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Publication numberUS4324608 A
Publication typeGrant
Application numberUS 06/266,234
Publication dateApr 13, 1982
Filing dateMay 22, 1981
Priority dateMay 22, 1980
Fee statusLapsed
Also published asCA1140900A1, DE3019506A1, DE3019506C2, EP0040831A2, EP0040831A3, EP0040831B1
Publication number06266234, 266234, US 4324608 A, US 4324608A, US-A-4324608, US4324608 A, US4324608A
InventorsMax H. Klinger
Original AssigneeKlinger Max H
Export CitationBiBTeX, EndNote, RefMan
External Links: USPTO, USPTO Assignment, Espacenet
Conveyer, indicator, sensor; for containers
US 4324608 A
Apparatus for transferring self-adhesive labels from a supply roll to continuously advancing containers or packaging material, including means for simple, on-site adjustment of the label positions with respect to the velocity and/or spacing of the items to be labeled. The labels move on a conveyor belt transversely of the material flow path, while an indicator moves oppositely to and in synchronism with the conveyor belt past one or more sensors controlling the conveyor belt drive. The positions of the sensors are easily adjustable to correspond to the desired labeling positions.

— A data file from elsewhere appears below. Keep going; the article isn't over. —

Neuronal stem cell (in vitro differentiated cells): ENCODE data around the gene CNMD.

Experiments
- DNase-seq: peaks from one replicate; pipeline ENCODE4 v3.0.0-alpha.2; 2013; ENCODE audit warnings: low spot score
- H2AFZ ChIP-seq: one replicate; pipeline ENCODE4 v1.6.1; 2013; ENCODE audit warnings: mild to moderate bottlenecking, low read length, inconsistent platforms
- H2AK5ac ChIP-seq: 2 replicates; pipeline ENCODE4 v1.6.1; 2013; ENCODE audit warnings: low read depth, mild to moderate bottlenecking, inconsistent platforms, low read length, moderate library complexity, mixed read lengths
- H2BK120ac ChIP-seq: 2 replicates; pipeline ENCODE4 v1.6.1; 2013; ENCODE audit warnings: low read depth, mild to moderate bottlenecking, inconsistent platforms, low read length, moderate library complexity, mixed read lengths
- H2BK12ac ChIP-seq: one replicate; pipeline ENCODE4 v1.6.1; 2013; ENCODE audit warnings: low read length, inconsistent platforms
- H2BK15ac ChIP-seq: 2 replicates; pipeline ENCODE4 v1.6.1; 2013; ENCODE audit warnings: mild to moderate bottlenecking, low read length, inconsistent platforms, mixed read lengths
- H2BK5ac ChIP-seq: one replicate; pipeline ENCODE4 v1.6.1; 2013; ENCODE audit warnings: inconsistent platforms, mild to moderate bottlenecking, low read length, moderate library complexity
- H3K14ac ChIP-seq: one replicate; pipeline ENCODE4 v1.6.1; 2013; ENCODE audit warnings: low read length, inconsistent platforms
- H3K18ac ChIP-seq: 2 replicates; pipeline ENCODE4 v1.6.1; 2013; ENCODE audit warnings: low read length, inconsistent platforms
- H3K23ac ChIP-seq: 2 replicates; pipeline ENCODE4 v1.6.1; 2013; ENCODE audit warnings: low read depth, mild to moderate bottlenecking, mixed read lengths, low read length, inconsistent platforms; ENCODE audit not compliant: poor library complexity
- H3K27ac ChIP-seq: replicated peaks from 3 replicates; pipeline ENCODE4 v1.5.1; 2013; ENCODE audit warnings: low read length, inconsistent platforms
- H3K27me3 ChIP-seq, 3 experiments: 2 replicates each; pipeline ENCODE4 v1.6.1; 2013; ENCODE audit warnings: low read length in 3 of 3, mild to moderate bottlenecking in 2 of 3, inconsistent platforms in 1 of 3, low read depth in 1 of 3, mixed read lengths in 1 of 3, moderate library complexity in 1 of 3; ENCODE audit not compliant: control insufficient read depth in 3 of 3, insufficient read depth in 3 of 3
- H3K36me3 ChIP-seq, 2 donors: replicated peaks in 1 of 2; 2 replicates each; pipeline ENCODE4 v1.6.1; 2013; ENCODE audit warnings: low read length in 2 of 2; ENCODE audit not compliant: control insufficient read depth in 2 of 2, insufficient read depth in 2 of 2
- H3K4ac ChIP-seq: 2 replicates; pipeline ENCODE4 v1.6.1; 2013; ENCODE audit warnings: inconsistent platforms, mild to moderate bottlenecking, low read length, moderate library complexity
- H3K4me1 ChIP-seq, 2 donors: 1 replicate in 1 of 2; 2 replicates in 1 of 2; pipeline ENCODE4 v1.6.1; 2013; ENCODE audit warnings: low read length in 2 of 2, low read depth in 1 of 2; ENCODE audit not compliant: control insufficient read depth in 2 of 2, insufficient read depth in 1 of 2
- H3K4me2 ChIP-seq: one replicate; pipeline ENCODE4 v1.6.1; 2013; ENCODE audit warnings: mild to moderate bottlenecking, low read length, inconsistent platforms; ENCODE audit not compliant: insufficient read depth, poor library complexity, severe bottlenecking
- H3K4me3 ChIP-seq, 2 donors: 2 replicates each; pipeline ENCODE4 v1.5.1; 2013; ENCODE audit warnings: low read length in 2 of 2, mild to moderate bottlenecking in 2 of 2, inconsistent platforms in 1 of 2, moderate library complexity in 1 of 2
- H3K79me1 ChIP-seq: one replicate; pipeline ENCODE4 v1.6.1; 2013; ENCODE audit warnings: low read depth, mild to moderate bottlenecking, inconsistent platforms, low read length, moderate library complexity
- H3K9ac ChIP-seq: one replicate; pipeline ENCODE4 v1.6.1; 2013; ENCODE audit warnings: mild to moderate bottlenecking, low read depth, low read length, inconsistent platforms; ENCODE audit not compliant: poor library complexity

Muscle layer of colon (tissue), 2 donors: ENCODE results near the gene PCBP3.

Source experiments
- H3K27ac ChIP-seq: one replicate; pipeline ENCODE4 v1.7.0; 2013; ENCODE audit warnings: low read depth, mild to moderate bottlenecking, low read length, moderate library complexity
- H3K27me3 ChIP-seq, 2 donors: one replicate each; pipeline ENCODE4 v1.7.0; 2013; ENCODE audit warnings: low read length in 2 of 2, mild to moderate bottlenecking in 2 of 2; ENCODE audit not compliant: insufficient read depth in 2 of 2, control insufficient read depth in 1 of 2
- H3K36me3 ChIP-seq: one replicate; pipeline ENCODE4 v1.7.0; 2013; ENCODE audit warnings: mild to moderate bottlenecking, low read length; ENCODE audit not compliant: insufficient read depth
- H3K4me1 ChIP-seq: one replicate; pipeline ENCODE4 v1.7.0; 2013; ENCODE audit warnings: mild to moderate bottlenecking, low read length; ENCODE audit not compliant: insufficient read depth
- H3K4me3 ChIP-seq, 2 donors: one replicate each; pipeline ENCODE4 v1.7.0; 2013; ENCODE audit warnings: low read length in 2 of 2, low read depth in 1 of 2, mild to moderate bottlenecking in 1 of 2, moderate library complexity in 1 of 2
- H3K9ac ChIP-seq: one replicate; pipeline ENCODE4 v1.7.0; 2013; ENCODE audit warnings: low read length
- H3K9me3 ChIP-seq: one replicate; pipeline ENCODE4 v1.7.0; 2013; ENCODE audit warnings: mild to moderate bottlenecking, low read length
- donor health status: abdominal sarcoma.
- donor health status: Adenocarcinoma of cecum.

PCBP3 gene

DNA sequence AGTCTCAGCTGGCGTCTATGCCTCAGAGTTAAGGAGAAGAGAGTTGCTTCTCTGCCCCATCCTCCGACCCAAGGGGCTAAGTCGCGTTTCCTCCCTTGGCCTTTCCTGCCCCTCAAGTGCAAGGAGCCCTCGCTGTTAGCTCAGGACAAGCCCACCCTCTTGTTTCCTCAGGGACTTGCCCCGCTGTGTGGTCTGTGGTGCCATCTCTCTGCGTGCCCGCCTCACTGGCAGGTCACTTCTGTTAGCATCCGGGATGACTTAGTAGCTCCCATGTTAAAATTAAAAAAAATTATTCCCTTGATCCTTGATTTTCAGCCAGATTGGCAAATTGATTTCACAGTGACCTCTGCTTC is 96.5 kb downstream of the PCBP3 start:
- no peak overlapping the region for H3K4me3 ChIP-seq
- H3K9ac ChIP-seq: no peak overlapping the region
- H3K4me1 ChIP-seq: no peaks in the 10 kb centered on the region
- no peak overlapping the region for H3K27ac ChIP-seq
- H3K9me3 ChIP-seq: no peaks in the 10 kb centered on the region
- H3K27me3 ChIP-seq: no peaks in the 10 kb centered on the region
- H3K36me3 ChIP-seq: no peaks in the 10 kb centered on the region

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What is claimed is:
1. Labeling apparatus for the transfer of self-adhesive labels from label carrier means to material to be labeled, comprising
(a) conveyor means moving transversely to the path of the material to be labeled;
(b) means adjacent one end of said label carrier means laterally of said path for redirecting said label carrier means and for transferring said labels to said conveyor means;
(c) an indicator movable transversely of said path oppositely to and in synchronism with the movement of said conveyor means;